Nine corporate hospital groups in big metropolitan cities bought 50% of the coronavirus vaccine stock in May, since the Narendra Modi government made abrupt changes to its inoculation drive and opened it to the market in mid-April, The Indian Express reported on Saturday.

Experts have repeatedly warned that vaccine inequality could hamper India’s already difficult fight against the pandemic. The Centre’s new vaccine distribution policy has allowed private hospitals to set their own prices for the shots.

The nine private entities – Apollo Hospitals, Max Healthcare, Reliance Foundation-run HN Hospital Trust, Medica Hospitals, Fortis Healthcare, Godrej, Manipal Health, Narayana Hrudalaya, Techno India Dama – have cumulatively bought 60.57 lakh doses of the total 1.20 crore stock of vaccines.

As the fourth phase of inoculation began on May 1, the Central government announced a differential pricing for states, allowing them to buy vaccine doses on their own. Private players were allowed to buy 50% of total output directly from manufacturers. Before that, the Centre was procuring and allocating vaccines to states.

In the latest roll out, however, the Centre took responsibility for sourcing 50% of the doses for what has been categorised as the vulnerable population – those above 45 years, healthcare and frontline workers. This essentially means that vaccinations for all those below 45 years will have to be paid for by the states or by the citizens themselves.

The new “liberalised and accelerated” strategy has been severely criticised. Vaccination rates have fallen steadily nearly every week since early April as many states complained of shortage of doses.

Nine hospitals of the Apollo Group procured 16.1 lakh doses, six hospitals of Max Healthcare got 12.97 lakh doses, and Reliance Foundation-run HN Hospital Trust bought 9.89 lakh doses. Eight hospitals of Fortis Healthcare purchased 4.48 lakh doses, Medica Hospitals got 6.26 lakh doses, Godrej procured 3.35 lakh doses, while Manipal Health received 3.24 lakh doses. Narayana Hrudalaya and Techno India Dama also bought 2.02 lakh and 2 lakh doses, respectively.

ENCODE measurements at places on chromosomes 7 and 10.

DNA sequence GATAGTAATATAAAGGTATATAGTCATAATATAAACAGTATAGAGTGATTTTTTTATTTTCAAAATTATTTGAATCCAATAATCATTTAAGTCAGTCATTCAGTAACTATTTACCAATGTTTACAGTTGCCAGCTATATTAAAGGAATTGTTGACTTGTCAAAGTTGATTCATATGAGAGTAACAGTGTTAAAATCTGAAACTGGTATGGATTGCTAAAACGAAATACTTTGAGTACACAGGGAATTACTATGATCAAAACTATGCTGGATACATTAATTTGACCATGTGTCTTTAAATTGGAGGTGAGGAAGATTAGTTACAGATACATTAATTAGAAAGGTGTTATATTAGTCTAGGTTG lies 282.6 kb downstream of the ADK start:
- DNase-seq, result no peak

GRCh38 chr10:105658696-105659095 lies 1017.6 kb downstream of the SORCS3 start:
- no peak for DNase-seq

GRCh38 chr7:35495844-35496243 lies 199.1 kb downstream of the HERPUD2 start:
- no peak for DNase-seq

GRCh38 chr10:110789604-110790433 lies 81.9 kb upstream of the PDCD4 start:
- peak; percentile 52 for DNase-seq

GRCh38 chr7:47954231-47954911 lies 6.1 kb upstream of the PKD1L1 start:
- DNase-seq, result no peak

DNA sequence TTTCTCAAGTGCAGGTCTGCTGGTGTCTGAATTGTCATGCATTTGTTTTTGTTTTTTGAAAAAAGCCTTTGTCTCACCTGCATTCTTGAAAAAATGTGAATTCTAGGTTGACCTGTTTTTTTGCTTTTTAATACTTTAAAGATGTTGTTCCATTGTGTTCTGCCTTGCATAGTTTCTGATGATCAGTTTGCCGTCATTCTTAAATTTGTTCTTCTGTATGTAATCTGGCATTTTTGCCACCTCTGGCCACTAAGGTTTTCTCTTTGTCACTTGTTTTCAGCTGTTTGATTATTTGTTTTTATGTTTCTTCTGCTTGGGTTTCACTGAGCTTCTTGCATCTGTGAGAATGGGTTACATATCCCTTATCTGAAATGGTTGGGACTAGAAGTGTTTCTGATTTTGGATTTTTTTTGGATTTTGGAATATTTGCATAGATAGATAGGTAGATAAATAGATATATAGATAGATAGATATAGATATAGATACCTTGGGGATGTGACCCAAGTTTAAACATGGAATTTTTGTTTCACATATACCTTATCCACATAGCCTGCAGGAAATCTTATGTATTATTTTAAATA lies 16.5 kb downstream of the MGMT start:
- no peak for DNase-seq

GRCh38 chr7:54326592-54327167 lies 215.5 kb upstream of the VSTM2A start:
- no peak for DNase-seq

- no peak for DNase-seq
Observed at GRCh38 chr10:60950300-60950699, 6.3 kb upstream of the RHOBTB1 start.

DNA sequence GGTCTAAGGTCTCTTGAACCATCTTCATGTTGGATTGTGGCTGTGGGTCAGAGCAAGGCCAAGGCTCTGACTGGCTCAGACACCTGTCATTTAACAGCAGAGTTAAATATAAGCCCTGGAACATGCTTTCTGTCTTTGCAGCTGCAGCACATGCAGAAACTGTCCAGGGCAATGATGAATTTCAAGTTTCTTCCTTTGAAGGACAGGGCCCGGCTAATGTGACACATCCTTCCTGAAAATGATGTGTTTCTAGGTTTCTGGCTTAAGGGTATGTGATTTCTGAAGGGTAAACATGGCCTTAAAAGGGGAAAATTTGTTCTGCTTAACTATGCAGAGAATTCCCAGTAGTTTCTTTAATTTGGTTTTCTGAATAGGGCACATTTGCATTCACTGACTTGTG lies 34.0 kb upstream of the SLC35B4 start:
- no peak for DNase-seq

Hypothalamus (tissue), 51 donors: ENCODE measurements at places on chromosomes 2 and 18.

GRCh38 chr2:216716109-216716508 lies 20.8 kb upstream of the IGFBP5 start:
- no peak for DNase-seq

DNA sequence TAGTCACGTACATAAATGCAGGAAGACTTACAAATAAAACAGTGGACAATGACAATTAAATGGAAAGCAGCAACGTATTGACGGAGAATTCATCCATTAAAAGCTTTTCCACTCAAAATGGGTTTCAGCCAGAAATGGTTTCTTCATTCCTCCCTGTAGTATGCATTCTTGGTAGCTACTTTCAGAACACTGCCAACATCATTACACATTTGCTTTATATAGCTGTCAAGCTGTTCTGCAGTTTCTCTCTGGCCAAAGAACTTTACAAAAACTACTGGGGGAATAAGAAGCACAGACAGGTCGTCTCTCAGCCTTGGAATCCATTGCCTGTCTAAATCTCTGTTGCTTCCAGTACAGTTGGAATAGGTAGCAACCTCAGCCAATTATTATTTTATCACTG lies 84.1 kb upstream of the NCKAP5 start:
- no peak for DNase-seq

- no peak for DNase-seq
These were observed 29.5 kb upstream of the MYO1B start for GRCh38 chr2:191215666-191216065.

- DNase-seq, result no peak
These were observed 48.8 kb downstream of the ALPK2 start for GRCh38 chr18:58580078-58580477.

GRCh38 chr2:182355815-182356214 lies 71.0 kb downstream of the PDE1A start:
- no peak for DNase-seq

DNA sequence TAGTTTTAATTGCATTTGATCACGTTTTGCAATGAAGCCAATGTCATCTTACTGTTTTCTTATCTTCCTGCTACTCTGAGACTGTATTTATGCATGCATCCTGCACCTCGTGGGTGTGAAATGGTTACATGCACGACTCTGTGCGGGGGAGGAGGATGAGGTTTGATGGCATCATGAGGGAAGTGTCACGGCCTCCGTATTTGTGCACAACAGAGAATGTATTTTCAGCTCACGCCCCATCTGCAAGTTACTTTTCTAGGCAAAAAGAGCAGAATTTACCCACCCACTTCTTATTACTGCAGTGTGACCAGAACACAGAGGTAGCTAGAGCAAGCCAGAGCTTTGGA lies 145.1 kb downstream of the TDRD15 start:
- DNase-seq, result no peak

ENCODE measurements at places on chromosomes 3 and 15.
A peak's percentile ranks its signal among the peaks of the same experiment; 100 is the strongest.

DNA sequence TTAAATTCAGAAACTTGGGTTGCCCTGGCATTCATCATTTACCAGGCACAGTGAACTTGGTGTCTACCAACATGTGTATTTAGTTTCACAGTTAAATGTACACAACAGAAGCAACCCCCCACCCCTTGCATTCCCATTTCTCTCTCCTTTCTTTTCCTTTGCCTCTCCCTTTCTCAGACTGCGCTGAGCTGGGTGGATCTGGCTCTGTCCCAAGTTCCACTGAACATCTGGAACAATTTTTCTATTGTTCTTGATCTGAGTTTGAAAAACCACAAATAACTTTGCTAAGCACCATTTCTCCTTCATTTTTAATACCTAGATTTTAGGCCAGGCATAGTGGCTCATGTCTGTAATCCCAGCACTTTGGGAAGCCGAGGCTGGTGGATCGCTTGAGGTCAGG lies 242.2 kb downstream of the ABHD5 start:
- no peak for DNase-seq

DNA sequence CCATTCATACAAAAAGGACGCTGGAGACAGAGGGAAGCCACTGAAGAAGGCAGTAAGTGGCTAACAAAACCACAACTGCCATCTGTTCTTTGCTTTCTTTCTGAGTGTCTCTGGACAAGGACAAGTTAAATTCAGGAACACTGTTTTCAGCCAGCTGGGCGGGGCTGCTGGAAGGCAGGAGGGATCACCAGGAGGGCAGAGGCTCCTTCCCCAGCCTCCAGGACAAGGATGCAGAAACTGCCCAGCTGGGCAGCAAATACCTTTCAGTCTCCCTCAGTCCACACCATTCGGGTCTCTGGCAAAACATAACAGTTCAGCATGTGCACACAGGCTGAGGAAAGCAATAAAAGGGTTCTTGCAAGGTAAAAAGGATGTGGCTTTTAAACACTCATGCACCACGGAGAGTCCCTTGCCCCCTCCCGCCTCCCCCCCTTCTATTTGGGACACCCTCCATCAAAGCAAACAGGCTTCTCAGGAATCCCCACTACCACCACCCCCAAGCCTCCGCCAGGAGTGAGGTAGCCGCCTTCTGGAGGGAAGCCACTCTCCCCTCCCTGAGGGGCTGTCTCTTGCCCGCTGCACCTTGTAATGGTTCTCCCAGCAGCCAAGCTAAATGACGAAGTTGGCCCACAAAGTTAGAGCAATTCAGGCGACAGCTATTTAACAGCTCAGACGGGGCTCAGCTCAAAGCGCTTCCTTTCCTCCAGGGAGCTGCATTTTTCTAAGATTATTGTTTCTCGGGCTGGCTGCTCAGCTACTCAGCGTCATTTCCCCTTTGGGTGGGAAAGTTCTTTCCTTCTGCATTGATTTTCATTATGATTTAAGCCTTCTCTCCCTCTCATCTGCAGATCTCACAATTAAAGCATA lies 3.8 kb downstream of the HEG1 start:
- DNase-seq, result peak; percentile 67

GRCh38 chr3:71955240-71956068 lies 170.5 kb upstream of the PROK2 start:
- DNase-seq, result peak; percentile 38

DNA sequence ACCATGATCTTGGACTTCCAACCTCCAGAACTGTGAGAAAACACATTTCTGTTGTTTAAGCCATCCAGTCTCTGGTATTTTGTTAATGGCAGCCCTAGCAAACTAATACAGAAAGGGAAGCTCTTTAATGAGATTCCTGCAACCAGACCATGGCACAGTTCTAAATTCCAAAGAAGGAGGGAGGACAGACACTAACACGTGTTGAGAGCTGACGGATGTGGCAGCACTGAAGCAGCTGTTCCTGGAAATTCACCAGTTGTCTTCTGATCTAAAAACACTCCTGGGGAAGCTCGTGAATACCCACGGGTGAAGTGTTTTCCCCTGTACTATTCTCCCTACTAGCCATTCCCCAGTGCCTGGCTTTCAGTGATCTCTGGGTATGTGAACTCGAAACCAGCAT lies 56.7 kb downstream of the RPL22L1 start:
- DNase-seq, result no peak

Most of these hospitals are concentrated in metros, state capitals and tier-I cities, revealing the stark disparity in vaccine distribution. The purchase price set for private hospitals for Serum Institute’s Covishield vaccine is Rs 600 per dose and Bharat Biotech’s Covaxin is Rs 1,200 a dose. But hospitals charge beneficiaries in the range of Rs 850 to 1,000 for Covishield and Rs 1,250 and above for Covaxin.

Significantly, hospitals in Tier-III cities could manage to get only a few thousand doses of vaccine, The Indian Express reported. A private hospital, Sarji, in Karnataka’s Shimoga city managed to get only 6,000 Covishield doses. Shimoga has a population of 3.22 lakh.

Smaller hospitals in India’s financial capital Mumbai have also flagged concerns. “We ordered 30,000 doses, we got only 3,000,” said Dr Vaibhav Deorgirkar, medical director in Hindu Sabha Hospital. “Big hospitals with stronger networks and resources have managed to make better deals with manufacturers.”

Tejal Kantikar, associate professor in Bangalore’s National Institute of Advanced Studies said, vaccine manufactures want to sell their stocks to private players and hospitals with more bargaining power.

Earlier this week, the Supreme Court had said that the Centre’s policy to provide free vaccination for priority groups and replacing it with a paid process for those in the 18-45 age group was “prima facie arbitrary and irrational”.

The court has asked the Centre to furnish complete data on the government’s purchase history of all Covid-19 vaccines till date. The order asked the government to submit an affidavit within two weeks from June, detailing the dates of orders for vaccine placed by the government, quantity of the vaccines ordered on each date, and the projected date of supply.

The judges have also asked the government to explain why it was mandatory to register on the Cowin app to get a shot, noting that this would hamper vaccinations across rural India where it is difficult to access internet.